Exogenous induction of cerebral beta-amyloidogenesis is governed by agent and host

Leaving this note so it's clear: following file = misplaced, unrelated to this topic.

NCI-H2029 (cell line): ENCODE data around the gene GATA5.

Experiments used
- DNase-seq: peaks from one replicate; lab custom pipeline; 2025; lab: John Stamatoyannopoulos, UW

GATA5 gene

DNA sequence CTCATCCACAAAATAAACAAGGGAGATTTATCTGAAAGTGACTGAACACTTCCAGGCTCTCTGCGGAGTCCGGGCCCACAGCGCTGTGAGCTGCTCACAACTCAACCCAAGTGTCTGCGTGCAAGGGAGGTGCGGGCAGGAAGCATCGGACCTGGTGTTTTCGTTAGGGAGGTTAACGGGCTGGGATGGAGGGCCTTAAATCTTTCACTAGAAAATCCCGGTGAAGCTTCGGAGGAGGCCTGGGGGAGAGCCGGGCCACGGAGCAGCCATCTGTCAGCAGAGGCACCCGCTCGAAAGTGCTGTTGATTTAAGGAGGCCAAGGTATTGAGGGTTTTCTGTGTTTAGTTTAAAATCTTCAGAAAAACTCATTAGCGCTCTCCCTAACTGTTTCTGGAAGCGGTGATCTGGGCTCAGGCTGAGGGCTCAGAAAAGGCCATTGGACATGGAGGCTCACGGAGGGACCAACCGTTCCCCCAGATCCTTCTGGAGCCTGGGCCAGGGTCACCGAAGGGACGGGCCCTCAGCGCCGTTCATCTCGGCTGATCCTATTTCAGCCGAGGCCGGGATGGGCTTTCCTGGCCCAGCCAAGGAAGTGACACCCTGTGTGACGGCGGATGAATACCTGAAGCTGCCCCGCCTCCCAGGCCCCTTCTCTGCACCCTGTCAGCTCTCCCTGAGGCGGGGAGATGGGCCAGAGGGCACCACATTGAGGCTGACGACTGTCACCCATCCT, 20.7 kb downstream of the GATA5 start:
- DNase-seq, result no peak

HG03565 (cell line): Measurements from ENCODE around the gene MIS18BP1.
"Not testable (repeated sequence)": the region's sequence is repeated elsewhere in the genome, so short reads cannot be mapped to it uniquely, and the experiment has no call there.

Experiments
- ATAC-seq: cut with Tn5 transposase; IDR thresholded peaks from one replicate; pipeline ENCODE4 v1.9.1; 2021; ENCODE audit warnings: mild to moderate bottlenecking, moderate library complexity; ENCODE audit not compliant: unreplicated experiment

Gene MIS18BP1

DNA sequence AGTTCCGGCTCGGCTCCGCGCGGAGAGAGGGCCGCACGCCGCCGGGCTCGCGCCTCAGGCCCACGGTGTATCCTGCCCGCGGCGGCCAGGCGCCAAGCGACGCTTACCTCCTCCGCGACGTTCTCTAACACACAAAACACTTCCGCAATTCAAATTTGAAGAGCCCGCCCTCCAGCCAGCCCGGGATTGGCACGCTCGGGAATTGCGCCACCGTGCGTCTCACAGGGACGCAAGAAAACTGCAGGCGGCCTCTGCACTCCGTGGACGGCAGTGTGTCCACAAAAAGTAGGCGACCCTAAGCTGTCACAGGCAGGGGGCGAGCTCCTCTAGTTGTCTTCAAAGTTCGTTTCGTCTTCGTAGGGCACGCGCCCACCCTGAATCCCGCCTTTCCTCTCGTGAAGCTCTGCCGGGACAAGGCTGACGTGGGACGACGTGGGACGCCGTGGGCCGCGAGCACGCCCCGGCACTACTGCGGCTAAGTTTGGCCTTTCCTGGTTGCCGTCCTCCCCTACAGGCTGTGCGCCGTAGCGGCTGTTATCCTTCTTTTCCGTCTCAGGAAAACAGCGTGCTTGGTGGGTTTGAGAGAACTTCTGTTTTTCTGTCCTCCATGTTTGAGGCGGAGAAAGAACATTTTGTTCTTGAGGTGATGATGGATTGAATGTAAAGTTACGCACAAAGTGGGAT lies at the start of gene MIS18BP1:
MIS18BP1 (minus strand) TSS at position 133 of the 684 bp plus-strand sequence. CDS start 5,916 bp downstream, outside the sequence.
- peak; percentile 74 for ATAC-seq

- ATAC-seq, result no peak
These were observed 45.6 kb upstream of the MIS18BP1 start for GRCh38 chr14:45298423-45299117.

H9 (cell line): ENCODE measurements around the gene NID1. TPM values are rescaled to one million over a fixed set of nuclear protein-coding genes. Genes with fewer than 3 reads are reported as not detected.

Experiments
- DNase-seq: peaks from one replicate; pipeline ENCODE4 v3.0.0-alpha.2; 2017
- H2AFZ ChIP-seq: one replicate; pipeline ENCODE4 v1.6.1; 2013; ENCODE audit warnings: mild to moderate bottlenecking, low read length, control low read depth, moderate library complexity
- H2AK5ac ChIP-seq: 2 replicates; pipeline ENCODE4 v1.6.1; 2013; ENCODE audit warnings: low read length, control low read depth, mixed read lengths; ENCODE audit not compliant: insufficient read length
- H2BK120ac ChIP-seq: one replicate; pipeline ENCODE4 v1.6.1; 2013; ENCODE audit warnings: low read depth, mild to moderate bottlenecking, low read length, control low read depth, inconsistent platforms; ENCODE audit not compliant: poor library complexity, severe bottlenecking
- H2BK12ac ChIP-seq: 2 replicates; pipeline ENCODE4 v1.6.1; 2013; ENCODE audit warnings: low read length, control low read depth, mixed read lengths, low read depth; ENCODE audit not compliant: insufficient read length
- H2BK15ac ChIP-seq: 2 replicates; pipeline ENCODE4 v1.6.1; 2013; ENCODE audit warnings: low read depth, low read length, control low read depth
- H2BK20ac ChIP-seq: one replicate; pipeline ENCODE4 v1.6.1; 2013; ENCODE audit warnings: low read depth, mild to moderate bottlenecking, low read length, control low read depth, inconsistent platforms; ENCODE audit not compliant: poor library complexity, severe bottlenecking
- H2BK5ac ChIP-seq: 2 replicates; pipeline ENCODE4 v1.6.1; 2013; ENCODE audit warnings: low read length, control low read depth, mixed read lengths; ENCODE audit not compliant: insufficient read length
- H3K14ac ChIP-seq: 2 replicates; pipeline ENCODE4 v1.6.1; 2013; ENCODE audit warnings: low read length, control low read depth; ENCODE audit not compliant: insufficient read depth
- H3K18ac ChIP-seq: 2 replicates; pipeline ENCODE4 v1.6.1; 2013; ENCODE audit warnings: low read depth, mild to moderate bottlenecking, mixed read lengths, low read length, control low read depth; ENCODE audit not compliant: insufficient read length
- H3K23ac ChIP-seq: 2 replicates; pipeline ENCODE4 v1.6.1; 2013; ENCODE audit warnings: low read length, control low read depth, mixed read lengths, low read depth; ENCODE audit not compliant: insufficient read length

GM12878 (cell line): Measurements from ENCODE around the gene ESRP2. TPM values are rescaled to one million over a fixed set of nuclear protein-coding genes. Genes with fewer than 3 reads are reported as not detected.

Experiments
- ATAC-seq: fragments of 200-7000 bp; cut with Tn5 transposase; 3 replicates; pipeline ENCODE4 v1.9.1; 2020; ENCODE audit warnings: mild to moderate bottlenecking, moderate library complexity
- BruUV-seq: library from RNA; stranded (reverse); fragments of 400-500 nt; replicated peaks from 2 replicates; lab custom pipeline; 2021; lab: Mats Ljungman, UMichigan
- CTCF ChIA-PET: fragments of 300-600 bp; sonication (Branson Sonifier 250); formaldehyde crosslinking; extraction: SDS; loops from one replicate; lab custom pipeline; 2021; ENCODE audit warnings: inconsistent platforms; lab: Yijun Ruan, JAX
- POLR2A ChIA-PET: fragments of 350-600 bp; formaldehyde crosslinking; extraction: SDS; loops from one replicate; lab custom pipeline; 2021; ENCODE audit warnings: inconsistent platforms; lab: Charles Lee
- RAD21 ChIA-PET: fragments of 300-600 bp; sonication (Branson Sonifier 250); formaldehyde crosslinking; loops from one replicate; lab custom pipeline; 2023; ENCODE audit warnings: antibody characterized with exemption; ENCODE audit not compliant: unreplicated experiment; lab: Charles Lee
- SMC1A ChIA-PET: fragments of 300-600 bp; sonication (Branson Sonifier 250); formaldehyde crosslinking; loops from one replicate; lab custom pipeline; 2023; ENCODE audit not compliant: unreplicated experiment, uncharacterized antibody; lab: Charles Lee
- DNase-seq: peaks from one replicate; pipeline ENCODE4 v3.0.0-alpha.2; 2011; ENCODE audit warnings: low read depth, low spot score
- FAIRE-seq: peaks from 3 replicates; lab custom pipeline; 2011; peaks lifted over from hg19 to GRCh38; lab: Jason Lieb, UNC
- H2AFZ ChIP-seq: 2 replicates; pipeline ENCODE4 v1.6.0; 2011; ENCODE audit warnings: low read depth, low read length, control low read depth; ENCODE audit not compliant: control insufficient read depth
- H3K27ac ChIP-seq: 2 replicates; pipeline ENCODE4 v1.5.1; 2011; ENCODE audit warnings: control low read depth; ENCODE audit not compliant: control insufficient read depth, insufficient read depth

Protein aggregation is an established pathogenic mechanism in Alzheimer's disease, but little is known about the initiation of this process in vivo. Intracerebral injection of dilute, amyloid-beta (A beta)-containing brain extracts from humans with Alzheimer's disease or beta-amyloid precursor protein (APP) transgenic mice induced cerebral beta-amyloidosis and associated pathology in APP transgenic mice in a time- and concentration-dependent manner. The seeding activity of brain extracts was reduced or abolished by A beta immunodepletion, protein denaturation, or by A beta immunization of the host. The phenotype of the exogenously induced amyloidosis depended on both the host and the source of the agent, suggesting the existence of polymorphic A beta strains with varying biological activities reminiscent of prion strains.